Governors Move to Standardize Graduation Figures

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The nation's governors move toward more standard measures of high school graduation rates. States say poor record keeping has stymied efforts to increase the number of students who finish high school. The state leaders are holding a national meeting in Iowa.


At their summer meeting in Iowa the nation's governors took a big first step toward defining and measuring high school graduation rates. States say poor and inaccurate record keeping has long stymied efforts to increase the number of students who finish high school. NPR's Claudio Sanchez reports.


States and the federal government have tried for decades to come up with an accurate count of how many students graduate from high school, but there's never been a consensus on how to do it. Virginia Governor Mark Warner, chairman of the National Governors' Association, says that's been a huge mistake.

Governor MARK WARNER (Chairman, National Governors' Association): So over the last 10 months, we've put together a coalition that ranges from teacher organizations to the Business Roundtable to state superintendents to governors and legislators and came up with a common graduation rate definition.

SANCHEZ: Here's what 45 governors agreed to. From now on states will divide the total number of high school graduates every year by the number of students who entered the ninth grade four years earlier. States will also take into account the number of students who transferred in or out four years earlier.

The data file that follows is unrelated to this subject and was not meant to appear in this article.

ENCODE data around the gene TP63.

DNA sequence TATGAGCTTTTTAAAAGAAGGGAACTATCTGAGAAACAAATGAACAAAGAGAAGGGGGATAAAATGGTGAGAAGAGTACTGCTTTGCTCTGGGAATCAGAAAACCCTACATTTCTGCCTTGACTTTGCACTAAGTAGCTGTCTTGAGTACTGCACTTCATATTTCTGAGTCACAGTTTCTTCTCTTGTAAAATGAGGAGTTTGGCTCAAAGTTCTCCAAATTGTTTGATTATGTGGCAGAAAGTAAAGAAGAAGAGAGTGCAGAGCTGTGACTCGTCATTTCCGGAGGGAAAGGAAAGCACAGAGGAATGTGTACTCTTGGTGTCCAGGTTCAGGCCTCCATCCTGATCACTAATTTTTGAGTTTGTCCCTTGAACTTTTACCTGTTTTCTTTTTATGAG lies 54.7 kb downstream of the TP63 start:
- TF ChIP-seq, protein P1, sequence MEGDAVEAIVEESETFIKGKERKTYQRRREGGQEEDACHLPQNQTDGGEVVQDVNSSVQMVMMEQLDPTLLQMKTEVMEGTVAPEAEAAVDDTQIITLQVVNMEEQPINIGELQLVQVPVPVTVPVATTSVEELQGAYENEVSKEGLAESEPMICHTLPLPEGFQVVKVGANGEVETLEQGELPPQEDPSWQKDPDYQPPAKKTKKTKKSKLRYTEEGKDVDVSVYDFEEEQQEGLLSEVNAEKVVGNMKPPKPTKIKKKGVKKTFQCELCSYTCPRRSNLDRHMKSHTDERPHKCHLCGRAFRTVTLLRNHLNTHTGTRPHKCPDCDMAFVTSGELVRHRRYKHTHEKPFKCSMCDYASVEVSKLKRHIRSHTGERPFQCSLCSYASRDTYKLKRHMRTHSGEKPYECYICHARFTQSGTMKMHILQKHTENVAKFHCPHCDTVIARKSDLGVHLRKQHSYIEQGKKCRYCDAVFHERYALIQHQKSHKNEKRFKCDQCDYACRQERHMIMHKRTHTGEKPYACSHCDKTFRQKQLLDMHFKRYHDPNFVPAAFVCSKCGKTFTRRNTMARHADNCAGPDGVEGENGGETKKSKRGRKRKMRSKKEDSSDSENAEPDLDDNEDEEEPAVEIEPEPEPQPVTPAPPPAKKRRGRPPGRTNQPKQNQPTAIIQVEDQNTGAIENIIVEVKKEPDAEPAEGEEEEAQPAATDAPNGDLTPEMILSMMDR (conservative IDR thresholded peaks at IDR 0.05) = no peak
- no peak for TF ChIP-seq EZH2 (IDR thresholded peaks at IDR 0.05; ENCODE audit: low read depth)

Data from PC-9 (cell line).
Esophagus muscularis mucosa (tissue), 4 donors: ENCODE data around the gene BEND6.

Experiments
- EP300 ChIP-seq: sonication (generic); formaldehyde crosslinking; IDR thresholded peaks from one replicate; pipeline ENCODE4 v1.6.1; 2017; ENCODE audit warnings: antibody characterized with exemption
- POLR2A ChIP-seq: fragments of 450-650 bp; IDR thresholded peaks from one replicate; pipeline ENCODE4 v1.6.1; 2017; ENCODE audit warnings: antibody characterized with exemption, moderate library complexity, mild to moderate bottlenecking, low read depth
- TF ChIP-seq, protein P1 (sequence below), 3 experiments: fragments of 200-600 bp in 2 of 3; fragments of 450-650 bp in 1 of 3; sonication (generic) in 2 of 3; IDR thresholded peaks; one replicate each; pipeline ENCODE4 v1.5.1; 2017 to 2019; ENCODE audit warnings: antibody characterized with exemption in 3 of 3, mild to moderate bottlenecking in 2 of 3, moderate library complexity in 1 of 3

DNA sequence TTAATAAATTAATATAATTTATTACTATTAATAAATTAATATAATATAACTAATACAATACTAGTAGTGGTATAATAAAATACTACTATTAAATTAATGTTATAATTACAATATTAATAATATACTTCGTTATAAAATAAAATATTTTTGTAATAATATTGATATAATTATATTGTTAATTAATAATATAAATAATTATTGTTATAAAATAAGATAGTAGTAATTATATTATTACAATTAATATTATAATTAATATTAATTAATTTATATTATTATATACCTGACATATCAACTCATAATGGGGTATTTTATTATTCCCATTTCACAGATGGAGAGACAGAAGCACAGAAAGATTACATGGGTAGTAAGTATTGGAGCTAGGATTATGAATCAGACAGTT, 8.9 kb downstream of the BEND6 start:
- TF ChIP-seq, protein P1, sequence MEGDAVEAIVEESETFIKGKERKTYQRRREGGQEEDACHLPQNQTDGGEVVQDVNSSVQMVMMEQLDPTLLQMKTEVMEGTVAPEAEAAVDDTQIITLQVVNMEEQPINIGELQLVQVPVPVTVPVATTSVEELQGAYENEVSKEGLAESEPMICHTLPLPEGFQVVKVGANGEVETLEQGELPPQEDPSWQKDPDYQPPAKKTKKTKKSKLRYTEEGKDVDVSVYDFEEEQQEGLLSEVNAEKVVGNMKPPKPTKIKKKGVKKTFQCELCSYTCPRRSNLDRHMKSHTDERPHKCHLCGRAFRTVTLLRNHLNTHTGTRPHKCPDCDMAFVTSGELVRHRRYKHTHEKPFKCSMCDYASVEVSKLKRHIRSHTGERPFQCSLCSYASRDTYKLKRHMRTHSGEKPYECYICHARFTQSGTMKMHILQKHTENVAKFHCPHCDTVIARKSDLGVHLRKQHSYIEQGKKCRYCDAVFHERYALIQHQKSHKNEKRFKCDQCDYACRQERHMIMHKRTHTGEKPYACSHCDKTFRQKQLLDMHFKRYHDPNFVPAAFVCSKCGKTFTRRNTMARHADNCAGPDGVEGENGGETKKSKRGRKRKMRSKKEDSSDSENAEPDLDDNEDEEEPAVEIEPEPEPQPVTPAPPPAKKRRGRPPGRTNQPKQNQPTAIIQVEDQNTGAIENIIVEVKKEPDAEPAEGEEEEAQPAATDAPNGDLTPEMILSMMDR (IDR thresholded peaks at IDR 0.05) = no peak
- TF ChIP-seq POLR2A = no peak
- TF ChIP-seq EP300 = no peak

Mr. J.P. GREEN (Manhattan Institute): In principle this is an excellent agreement.

SANCHEZ: J.P. Green, a senior fellow at the Manhattan Institute in New York City, is a member of the governor's task force that worked on the formula for calculating high school graduation rates.

Mr. GREEN: They have taken a big step forward here by clarifying the definition of a graduation rate, but they've also recommended using multiple indicators, including a five-year graduation rate, a six-year graduation rate and breaking out graduation rates for subpopulations, including special education.

SANCHEZ: And that's key, says Green, because it'll give states a much better idea of what happens to students after high school. What the governors sidestepped, though, was the thorny issue of how to accurately count and report high school dropouts, although they did promise to crack down on misleading or incomplete dropout data. Again, Governor Warner.

Gov. WARNER: We have very little data that indicates what happens to that 16-year-old who leaves high school never to return.

SANCHEZ: Governors have also agreed to conduct yearly audits of schools' dropout records, records that today are unreliable. In 2003 the US Department of Education, for example, reported that the nation's high school dropout rate was no more than 11 percent, the lowest in 30 years. States, though, did not include students who were incarcerated, students who dropped out and enrolled in GED programs or joined the military. Some states didn't even count high school seniors who flunked their state's graduation exam. J.P. Green says the governors cannot go forward until the data is above board and reliable.

Mr. GREEN: I mean, in the end, there are only three outcomes for students: Students either graduate, drop out or die.

SANCHEZ: Although the governors' agreement on a common method to calculate high school graduation rates is unprecedented, five states, including three of the nation's most populous states--Florida, Texas and California--did not sign on to the initiative. Claudio Sanchez, NPR News.

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